• 4-8 years: 250 mg/day
  • 9-13 years: 375 mg/day
  • 14-18 years:
  • Women: 400 mg/day
  • Men: 550 mg/day
  • Pregnancy: 450 mg/day
  • Lactation: 550 mg/day
  • 19+ years:
  • Women: 425 mg/day
  • Men: 550 mg/day
  • Pregnancy: 450 mg/day
  • Lactation: 550 mg/day

Choline-rich foods versus supplementation

When you’re growing a human, it’s important to keep nutrition for both mama and baby in mind. Following the federal government’s 2020-2025 Dietary Guidelines for Americans will include a substantial amount of choline-rich foods and help you maintain a balanced diet. If you’re looking for foods packed with higher levels of choline, try adding in:

  • Beef liver: 65% DV
  • Fish: 13% DV
  • Lean beef: 21% DV
  • Egg: 27% DV
  • Soybeans: 19% DV
  • Chicken breast: 13% DV

Other choline-rich foods include potatoes, beans, dairy, brussel sprouts, and more.

Choline in prenatal vitamins

Selecting an optimal prenatal vitamin routine can be challenging when there are so many options available, but a key ingredient to look for is choline. Research shows that choline supplementation is associated with improved pregnancy outcomes and decreases the risk of certain neural and metabolic disorders.

Approximately 90%–95% of pregnant women don't get enough choline through their diet, yet it’s still uncommon for prenatals to contain choline. Our vegan, gluten-free Prenatal Daily Packets contain 150mg per serving, about 27% of the daily recommended value. Our postnatal multivitamin also contains 400 mg per serving to meet your body’s increased choline requirements while breastfeeding.

Choline as a stand-alone supplement

Now that we’ve established choline can be included in a multivitamin or prenatal vitamin routine, let’s explore it as a standalone supplement. Choline is also available in dietary supplements by itself. There are various forms of choline in supplements including choline bitartrate, phosphatidylcholine, and lecithin. While you can get a larger dosage of choline in some forms compared to others, so far there are no studies indicating if one form is more effective or beneficial for your health.

Takeaways

  • Choline is an essential nutrient that can benefit your brain, liver, pregnancy, and fertility.
  • The recommended amount of choline for a pregnant woman is 450 mg/day, and the recommended amount for lactating women is 550 mg/day.
  • Increased pregnancy outcomes are associated with choline supplementation.
  • Choline bitartrate and choline chloride provide the same benefits for the body.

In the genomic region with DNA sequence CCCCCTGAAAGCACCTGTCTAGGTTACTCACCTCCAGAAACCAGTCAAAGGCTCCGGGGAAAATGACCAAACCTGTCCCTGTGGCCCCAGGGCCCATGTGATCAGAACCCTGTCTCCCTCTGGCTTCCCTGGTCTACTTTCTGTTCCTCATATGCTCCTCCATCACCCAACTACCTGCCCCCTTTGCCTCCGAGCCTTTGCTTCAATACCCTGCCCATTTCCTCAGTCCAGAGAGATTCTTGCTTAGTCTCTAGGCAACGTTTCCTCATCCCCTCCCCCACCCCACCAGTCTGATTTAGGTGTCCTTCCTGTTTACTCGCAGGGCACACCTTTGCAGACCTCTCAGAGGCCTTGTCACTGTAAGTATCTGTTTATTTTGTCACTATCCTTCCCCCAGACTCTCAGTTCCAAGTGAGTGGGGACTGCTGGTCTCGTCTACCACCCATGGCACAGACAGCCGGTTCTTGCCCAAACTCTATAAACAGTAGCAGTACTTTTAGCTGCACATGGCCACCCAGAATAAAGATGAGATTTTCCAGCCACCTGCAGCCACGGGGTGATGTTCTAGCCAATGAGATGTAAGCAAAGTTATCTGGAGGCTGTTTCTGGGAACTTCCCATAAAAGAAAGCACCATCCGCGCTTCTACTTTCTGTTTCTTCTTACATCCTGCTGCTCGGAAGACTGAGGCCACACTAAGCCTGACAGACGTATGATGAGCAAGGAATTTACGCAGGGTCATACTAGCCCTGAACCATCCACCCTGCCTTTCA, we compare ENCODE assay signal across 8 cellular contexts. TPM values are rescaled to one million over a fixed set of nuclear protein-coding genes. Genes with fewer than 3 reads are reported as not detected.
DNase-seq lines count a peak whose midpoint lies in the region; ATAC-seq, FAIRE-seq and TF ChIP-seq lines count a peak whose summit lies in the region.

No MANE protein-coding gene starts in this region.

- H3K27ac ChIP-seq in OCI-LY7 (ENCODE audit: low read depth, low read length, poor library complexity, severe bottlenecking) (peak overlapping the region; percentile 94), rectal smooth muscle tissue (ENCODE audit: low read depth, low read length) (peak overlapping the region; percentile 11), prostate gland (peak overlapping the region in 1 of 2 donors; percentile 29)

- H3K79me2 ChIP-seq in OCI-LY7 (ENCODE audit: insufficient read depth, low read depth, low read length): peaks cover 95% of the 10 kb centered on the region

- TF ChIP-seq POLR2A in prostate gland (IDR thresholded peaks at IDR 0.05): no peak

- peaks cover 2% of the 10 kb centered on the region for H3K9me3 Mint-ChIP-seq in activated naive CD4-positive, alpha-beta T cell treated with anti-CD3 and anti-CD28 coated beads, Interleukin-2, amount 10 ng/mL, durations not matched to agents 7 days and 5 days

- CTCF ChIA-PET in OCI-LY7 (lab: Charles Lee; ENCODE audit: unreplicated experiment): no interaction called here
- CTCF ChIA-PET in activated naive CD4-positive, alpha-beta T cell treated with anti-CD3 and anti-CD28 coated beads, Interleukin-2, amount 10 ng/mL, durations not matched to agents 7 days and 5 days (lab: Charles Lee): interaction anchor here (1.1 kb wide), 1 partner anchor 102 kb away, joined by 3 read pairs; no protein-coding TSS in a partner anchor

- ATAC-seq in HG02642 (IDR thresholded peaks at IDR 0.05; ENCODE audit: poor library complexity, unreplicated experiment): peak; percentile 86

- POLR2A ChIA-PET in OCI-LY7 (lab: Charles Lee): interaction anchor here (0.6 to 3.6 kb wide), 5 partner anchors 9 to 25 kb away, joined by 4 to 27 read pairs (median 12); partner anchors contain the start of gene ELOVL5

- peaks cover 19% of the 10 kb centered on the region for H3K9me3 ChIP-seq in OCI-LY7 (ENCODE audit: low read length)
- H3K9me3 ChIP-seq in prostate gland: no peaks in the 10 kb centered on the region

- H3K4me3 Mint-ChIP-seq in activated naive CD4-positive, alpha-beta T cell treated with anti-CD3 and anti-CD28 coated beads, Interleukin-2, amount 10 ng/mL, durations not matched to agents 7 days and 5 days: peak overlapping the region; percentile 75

• Choline is found in some dietary sources such as meat, eggs, and dairy, as well as some fruits and vegetables.

Sources:

  1. Sanders LM, Zeisel SH. Choline. Nutrition Today. 2007;42(4):181-186. doi:https://doi.org/10.1097/01.nt.0000286155.55343.fa
  2. Korsmo HW, Jiang X, Caudill MA. Choline: Exploring the Growing Science on Its Benefits for Moms and Babies. Nutrients. 2019;11(8):1823. doi:https://doi.org/10.3390/nu11081823
  3. Johnson AR, Lao S, Wang T, Galanko JA, Zeisel SH. Choline Dehydrogenase Polymorphism rs12676 Is a Functional Variation and Is Associated with Changes in Human Sperm Cell Function. Gemmell NJ, ed. PLoS ONE. 2012;7(4):e36047. doi:https://doi.org/10.1371/journal.pone.0036047
  4. Liberto R. Preeclampsia: Causes, symptoms, and treatments. Medical News Today. Published December 22, 2017. https://www.medicalnewstoday.com/articles/252025.php
  5. Taesuwan S, McDougall MQ, Malysheva OV, et al. Choline metabolome response to prenatal choline supplementation across pregnancy: A randomized controlled trial. The FASEB Journal. 2021;35(12). doi:https://doi.org/10.1096/fj.202101401rr
  6. Lewis E, Richard C, Goruk S, et al. Feeding a Mixture of Choline Forms during Lactation Improves Offspring Growth and Maternal Lymphocyte Response to Ex Vivo Immune Challenges. Nutrients. 2017;9(7):713. doi:https://doi.org/10.3390/nu9070713
  7. da Silva RP, Kelly KB, Lewis ED, et al. Choline deficiency impairs intestinal lipid metabolism in the lactating rat. The Journal of Nutritional Biochemistry. 2015;26(10):1077-1083. doi:https://doi.org/10.1016/j.jnutbio.2015.04.015
  8. Davenport C, Yan J, Taesuwan S, et al. Choline intakes exceeding recommendations during human lactation improve breast milk choline content by increasing PEMT pathway metabolites. The Journal of Nutritional Biochemistry. 2015;26(9):903-911. doi:https://doi.org/10.1016/j.jnutbio.2015.03.004
  9. Yan J, Ginsberg SD, Powers B, et al. Maternal choline supplementation programs greater activity of the phosphatidylethanolamine N-methyltransferase (PEMT) pathway in adult Ts65Dn trisomic mice. FASEB journal: official publication of the Federation of American Societies for Experimental Biology. 2014;28(10):4312-4323. doi:https://doi.org/10.1096/fj.14-251736
  10. Tabassum S, Haider S, Ahmad S, Madiha S, Parveen T. Chronic choline supplementation improves cognitive and motor performance via modulating oxidative and neurochemical status in rats. Pharmacology Biochemistry and Behavior. 2017;159:90-99. doi:https://doi.org/10.1016/j.pbb.2017.05.011
  11. Office of Dietary Supplements - Choline. ods.od.nih.gov. Accessed June 5, 2023. https://ods.od.nih.gov/factsheets/Choline-HealthProfessional/#p
  12. Mehedint MG, Zeisel SH. Choline’s role in maintaining liver function: new evidence for epigenetic mechanisms. Current opinion in clinical nutrition and metabolic care. 2013;16(3):339-345. doi:https://doi.org/10.1097/MCO.0b013e3283600d46
  13. Dietary Guidelines for Americans. Home | Dietary Guidelines for Americans. Dietaryguidelines.gov. Published 2015. https://www.dietaryguidelines.gov/
  14. Brunst KJ, Wright RO, DiGioia K, et al. Racial/ethnic and sociodemographic factors associated with micronutrient intakes and inadequacies among pregnant women in an urban US population. Public Health Nutrition. 2013;17(9):1960-1970. doi:https://doi.org/10.1017/s1368980013003224
  15. Caudill MA. Pre- and Postnatal Health: Evidence of Increased Choline Needs. Journal of the American Dietetic Association. 2010;110(8):1198-1206. doi:https://doi.org/10.1016/j.jada.2010.05.009
  16. Böckmann KA, Franz AR, Minarski M, et al. Differential metabolism of choline supplements in adult volunteers. European Journal of Nutrition. 2022;61(1):219-230. doi:https://doi.org/10.1007/s00394-021-02637-6